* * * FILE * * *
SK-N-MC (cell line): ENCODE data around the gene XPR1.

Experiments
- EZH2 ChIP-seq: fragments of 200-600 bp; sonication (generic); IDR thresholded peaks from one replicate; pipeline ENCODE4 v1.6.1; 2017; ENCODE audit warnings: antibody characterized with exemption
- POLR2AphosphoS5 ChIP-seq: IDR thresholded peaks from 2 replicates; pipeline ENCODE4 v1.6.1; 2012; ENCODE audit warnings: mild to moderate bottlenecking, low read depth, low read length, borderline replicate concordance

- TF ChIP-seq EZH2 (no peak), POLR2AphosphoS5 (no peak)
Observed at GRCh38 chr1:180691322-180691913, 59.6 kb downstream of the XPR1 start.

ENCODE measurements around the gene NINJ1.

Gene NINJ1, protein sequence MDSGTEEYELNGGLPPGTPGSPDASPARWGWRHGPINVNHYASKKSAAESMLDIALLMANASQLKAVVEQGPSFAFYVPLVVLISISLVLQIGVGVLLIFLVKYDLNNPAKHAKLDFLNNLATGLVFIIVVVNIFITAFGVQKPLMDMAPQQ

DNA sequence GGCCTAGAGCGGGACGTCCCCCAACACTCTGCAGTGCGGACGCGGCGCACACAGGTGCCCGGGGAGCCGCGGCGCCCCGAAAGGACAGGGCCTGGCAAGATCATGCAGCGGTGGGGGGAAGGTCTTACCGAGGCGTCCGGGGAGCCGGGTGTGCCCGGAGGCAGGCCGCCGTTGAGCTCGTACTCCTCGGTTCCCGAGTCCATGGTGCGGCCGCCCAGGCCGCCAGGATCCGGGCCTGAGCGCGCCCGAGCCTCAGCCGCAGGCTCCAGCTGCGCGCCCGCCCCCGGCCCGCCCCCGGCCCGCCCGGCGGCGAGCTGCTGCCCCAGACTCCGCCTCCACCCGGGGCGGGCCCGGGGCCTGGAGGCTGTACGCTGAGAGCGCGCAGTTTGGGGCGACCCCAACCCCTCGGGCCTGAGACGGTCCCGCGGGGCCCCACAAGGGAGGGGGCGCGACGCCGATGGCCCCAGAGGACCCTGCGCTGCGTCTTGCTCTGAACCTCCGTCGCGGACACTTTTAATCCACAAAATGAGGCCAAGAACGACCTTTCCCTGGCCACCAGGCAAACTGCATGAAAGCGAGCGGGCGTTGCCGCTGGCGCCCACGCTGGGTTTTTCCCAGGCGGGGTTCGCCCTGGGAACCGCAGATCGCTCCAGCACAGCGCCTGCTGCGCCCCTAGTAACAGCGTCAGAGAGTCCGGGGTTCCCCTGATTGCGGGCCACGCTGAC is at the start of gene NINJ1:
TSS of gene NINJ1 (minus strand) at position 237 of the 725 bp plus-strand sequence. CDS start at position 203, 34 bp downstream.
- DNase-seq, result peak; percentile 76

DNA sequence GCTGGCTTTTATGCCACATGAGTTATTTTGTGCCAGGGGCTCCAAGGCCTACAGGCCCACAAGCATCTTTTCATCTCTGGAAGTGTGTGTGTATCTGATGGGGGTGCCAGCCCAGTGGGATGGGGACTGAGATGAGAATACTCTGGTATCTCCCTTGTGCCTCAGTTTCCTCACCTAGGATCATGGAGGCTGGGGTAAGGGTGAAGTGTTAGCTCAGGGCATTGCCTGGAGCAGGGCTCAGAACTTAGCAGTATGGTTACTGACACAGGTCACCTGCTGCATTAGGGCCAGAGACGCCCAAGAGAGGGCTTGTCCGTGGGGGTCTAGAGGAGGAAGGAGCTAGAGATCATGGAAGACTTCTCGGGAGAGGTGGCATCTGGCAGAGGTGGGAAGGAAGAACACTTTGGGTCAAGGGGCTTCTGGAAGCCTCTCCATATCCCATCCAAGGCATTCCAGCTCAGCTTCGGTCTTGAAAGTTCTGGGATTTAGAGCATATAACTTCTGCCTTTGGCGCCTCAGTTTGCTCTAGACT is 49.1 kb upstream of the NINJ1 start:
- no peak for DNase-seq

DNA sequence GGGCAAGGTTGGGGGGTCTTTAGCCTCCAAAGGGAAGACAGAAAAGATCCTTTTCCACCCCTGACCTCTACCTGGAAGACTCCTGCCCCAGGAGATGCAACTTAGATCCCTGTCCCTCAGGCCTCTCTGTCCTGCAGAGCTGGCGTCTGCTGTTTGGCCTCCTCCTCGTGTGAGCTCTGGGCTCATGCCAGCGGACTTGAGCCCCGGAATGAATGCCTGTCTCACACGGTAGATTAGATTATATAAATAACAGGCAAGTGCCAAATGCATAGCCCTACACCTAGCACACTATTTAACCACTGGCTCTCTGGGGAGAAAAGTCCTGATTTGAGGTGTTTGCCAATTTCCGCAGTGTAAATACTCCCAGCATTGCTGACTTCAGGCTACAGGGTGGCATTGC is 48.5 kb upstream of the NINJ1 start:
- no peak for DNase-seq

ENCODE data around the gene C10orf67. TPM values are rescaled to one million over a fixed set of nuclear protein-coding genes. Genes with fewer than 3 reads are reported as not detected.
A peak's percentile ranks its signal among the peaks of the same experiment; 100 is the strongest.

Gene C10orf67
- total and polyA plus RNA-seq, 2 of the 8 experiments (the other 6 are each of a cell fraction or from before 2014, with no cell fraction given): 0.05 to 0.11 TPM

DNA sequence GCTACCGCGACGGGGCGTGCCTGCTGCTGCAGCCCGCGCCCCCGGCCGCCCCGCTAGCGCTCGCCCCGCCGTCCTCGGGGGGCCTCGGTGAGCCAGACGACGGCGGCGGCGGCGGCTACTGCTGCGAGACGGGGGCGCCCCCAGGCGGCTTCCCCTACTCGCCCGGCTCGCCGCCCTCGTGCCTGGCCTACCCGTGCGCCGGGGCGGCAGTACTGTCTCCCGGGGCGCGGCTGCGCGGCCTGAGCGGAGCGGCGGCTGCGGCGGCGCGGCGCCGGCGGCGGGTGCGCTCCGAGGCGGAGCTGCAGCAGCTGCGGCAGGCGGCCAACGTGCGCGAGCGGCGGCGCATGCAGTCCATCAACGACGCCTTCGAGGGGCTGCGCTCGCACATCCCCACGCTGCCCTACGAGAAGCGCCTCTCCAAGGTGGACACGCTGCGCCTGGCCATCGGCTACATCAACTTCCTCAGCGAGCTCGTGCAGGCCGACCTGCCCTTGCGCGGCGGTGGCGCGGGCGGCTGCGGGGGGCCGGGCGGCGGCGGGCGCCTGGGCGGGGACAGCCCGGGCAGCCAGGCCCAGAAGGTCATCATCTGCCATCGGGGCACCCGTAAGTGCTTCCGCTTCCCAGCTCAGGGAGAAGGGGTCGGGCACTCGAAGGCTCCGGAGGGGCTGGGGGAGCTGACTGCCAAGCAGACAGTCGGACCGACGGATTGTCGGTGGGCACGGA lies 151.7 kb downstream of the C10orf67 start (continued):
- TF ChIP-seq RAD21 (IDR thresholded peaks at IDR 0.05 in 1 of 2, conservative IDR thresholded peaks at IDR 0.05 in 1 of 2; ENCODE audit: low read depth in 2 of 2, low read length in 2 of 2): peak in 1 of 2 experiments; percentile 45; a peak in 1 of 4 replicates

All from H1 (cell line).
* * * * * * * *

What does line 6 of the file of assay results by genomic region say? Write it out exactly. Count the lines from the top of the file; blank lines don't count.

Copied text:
Observed at GRCh38 chr1:180691322-180691913, 59.6 kb downstream of the XPR1 start.